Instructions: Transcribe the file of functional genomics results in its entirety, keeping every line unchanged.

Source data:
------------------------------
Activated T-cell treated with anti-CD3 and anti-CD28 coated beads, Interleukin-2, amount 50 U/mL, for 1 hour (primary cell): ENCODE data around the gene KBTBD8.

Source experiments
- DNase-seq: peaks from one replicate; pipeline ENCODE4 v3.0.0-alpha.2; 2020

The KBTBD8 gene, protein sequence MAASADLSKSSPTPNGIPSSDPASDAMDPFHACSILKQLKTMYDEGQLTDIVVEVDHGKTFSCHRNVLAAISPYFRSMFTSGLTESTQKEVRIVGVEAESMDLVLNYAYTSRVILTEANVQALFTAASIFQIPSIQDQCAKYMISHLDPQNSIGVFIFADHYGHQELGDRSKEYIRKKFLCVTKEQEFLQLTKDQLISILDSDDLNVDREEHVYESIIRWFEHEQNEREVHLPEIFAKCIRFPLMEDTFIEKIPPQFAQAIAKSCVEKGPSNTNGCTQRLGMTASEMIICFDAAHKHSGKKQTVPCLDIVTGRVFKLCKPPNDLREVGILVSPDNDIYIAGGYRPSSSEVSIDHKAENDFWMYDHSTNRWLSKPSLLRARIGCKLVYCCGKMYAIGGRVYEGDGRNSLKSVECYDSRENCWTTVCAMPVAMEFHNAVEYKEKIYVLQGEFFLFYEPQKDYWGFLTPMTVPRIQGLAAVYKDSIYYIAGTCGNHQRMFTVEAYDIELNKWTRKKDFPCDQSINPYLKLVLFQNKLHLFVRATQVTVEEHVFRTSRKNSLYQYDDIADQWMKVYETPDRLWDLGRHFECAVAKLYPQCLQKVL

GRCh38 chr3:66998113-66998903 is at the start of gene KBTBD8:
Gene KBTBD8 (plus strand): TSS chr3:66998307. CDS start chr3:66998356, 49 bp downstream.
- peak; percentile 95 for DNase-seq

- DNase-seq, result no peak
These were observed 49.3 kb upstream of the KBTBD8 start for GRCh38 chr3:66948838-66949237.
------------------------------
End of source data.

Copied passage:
Activated T-cell treated with anti-CD3 and anti-CD28 coated beads, Interleukin-2, amount 50 U/mL, for 1 hour (primary cell): ENCODE data around the gene KBTBD8.

Source experiments
- DNase-seq: peaks from one replicate; pipeline ENCODE4 v3.0.0-alpha.2; 2020

The KBTBD8 gene, protein sequence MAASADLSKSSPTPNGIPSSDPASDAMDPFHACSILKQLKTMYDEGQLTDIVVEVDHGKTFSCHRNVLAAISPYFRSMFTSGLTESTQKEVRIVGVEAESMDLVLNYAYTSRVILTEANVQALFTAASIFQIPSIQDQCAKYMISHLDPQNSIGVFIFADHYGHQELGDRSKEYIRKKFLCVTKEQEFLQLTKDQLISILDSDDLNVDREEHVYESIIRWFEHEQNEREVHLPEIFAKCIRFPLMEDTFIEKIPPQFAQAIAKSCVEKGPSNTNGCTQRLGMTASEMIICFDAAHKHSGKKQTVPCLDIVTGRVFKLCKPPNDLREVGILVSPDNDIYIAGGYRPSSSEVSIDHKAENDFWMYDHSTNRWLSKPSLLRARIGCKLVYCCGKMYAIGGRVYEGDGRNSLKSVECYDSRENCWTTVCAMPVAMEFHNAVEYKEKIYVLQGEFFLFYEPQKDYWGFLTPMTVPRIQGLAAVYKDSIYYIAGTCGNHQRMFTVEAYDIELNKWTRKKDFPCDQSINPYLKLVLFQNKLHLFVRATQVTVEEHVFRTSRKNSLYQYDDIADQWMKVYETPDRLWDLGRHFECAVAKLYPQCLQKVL

GRCh38 chr3:66998113-66998903 is at the start of gene KBTBD8:
Gene KBTBD8 (plus strand): TSS chr3:66998307. CDS start chr3:66998356, 49 bp downstream.
- peak; percentile 95 for DNase-seq

- DNase-seq, result no peak
These were observed 49.3 kb upstream of the KBTBD8 start for GRCh38 chr3:66948838-66949237.